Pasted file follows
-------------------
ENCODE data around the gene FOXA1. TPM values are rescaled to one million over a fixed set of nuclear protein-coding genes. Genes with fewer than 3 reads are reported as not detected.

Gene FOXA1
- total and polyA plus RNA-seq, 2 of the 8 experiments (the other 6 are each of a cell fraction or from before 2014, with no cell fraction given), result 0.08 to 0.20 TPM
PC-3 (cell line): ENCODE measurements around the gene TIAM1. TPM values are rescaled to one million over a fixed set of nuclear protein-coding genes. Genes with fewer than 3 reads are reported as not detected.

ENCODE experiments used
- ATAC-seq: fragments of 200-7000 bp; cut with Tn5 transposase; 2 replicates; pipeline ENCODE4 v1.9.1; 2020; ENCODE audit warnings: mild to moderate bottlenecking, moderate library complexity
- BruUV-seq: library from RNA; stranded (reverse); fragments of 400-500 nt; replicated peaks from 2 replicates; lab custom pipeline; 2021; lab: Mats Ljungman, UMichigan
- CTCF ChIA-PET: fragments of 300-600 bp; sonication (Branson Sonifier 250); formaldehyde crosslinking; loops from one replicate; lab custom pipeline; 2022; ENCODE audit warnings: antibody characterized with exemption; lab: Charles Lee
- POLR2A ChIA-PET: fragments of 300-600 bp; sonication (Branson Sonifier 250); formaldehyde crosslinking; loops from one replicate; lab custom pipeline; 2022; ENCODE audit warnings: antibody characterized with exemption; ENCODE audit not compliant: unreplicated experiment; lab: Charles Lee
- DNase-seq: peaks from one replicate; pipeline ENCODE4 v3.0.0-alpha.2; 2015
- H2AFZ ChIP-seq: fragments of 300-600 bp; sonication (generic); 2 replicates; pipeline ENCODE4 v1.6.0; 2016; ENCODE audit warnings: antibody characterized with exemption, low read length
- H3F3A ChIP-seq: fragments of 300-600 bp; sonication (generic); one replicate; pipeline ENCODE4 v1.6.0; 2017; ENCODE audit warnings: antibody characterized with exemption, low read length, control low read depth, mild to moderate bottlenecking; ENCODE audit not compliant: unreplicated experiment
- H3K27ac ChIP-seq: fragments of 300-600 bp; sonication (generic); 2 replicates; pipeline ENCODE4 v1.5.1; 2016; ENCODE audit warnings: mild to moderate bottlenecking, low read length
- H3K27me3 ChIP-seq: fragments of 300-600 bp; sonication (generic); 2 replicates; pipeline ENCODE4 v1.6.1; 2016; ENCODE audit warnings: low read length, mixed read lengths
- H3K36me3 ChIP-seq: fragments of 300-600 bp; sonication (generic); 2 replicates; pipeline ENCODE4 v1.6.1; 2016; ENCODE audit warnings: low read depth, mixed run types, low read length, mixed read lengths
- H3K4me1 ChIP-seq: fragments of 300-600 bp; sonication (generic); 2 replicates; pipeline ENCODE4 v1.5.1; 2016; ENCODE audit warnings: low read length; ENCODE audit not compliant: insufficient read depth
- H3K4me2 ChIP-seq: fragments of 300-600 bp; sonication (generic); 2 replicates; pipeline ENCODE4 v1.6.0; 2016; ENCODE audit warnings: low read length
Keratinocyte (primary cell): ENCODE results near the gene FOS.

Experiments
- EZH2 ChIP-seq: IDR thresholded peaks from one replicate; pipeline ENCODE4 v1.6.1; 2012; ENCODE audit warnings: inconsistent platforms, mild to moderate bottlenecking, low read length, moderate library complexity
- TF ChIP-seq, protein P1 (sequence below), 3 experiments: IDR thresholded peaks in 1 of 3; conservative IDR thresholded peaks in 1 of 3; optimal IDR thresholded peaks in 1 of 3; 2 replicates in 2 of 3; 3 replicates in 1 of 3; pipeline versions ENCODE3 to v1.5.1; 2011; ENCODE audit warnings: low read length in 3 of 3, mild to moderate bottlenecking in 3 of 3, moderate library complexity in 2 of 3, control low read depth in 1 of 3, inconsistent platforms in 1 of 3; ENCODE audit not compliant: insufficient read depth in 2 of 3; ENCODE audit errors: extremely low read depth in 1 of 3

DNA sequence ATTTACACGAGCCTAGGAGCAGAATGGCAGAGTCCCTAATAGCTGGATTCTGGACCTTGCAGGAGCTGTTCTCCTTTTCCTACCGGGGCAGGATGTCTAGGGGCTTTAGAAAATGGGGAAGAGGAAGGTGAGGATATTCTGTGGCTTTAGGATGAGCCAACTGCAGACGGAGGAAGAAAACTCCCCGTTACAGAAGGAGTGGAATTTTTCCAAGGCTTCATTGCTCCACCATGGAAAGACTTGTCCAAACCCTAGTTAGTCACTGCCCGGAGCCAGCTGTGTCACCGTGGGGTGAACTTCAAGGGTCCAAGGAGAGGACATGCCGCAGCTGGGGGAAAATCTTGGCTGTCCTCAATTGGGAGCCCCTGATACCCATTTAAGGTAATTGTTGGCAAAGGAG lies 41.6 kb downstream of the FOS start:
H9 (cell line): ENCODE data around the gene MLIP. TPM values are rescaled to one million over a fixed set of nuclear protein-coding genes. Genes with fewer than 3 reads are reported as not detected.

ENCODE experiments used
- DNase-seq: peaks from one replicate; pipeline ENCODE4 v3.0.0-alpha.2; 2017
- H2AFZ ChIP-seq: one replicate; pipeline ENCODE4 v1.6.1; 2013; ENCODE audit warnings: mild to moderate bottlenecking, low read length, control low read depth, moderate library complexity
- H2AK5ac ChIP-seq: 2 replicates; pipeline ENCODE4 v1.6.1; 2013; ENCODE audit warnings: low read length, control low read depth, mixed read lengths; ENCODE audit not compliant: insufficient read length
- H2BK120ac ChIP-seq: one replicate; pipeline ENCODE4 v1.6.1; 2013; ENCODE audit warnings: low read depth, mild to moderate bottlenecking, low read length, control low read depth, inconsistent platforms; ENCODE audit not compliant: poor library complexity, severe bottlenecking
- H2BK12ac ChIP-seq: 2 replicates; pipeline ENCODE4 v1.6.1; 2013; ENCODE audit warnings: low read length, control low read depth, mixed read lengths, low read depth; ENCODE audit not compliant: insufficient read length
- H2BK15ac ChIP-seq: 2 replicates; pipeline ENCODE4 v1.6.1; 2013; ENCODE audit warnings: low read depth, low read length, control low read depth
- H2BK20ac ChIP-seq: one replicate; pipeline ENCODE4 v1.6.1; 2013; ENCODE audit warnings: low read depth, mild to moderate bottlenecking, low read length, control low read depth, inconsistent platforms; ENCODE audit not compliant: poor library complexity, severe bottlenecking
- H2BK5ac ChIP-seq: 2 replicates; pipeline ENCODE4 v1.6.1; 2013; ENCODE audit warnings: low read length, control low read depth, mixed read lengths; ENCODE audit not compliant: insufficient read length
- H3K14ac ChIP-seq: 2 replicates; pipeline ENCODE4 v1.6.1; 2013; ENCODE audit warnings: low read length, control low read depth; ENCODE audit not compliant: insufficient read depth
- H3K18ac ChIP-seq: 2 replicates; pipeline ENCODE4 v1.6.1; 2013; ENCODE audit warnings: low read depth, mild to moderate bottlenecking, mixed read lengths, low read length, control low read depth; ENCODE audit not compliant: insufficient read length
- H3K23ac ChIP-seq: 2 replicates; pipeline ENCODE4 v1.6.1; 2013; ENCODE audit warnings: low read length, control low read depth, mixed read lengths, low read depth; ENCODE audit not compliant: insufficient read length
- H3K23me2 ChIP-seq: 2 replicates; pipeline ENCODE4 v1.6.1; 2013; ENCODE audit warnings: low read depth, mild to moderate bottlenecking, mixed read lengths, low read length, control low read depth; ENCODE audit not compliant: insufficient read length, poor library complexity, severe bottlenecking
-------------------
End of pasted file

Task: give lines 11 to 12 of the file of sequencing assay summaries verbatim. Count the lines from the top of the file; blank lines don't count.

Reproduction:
- H2AFZ ChIP-seq: fragments of 300-600 bp; sonication (generic); 2 replicates; pipeline ENCODE4 v1.6.0; 2016; ENCODE audit warnings: antibody characterized with exemption, low read length
- H3F3A ChIP-seq: fragments of 300-600 bp; sonication (generic); one replicate; pipeline ENCODE4 v1.6.0; 2017; ENCODE audit warnings: antibody characterized with exemption, low read length, control low read depth, mild to moderate bottlenecking; ENCODE audit not compliant: unreplicated experiment